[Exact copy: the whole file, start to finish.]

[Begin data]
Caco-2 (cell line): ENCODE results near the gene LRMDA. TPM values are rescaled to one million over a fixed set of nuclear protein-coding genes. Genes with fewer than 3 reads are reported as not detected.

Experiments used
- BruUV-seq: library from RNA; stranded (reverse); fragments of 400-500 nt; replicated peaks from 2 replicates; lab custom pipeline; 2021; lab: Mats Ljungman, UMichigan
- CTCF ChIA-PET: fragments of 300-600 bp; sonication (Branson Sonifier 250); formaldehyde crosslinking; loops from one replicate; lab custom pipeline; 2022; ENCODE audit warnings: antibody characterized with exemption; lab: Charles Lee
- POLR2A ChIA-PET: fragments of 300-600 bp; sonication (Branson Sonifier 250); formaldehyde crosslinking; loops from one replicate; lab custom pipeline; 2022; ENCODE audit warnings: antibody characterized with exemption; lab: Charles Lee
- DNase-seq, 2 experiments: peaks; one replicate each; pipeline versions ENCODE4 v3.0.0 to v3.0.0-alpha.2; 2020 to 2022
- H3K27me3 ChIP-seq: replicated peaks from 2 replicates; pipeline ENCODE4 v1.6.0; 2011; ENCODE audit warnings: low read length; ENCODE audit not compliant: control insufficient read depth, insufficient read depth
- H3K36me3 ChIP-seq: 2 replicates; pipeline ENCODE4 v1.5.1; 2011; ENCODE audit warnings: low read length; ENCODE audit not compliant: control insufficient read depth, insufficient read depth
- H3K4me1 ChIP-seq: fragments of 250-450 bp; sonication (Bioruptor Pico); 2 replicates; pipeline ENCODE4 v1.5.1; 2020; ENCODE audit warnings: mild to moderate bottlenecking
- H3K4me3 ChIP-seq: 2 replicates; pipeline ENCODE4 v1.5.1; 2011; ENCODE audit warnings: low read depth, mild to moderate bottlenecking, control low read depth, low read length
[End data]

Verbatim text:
Caco-2 (cell line): ENCODE results near the gene LRMDA. TPM values are rescaled to one million over a fixed set of nuclear protein-coding genes. Genes with fewer than 3 reads are reported as not detected.

Experiments used
- BruUV-seq: library from RNA; stranded (reverse); fragments of 400-500 nt; replicated peaks from 2 replicates; lab custom pipeline; 2021; lab: Mats Ljungman, UMichigan
- CTCF ChIA-PET: fragments of 300-600 bp; sonication (Branson Sonifier 250); formaldehyde crosslinking; loops from one replicate; lab custom pipeline; 2022; ENCODE audit warnings: antibody characterized with exemption; lab: Charles Lee
- POLR2A ChIA-PET: fragments of 300-600 bp; sonication (Branson Sonifier 250); formaldehyde crosslinking; loops from one replicate; lab custom pipeline; 2022; ENCODE audit warnings: antibody characterized with exemption; lab: Charles Lee
- DNase-seq, 2 experiments: peaks; one replicate each; pipeline versions ENCODE4 v3.0.0 to v3.0.0-alpha.2; 2020 to 2022
- H3K27me3 ChIP-seq: replicated peaks from 2 replicates; pipeline ENCODE4 v1.6.0; 2011; ENCODE audit warnings: low read length; ENCODE audit not compliant: control insufficient read depth, insufficient read depth
- H3K36me3 ChIP-seq: 2 replicates; pipeline ENCODE4 v1.5.1; 2011; ENCODE audit warnings: low read length; ENCODE audit not compliant: control insufficient read depth, insufficient read depth
- H3K4me1 ChIP-seq: fragments of 250-450 bp; sonication (Bioruptor Pico); 2 replicates; pipeline ENCODE4 v1.5.1; 2020; ENCODE audit warnings: mild to moderate bottlenecking
- H3K4me3 ChIP-seq: 2 replicates; pipeline ENCODE4 v1.5.1; 2011; ENCODE audit warnings: low read depth, mild to moderate bottlenecking, control low read depth, low read length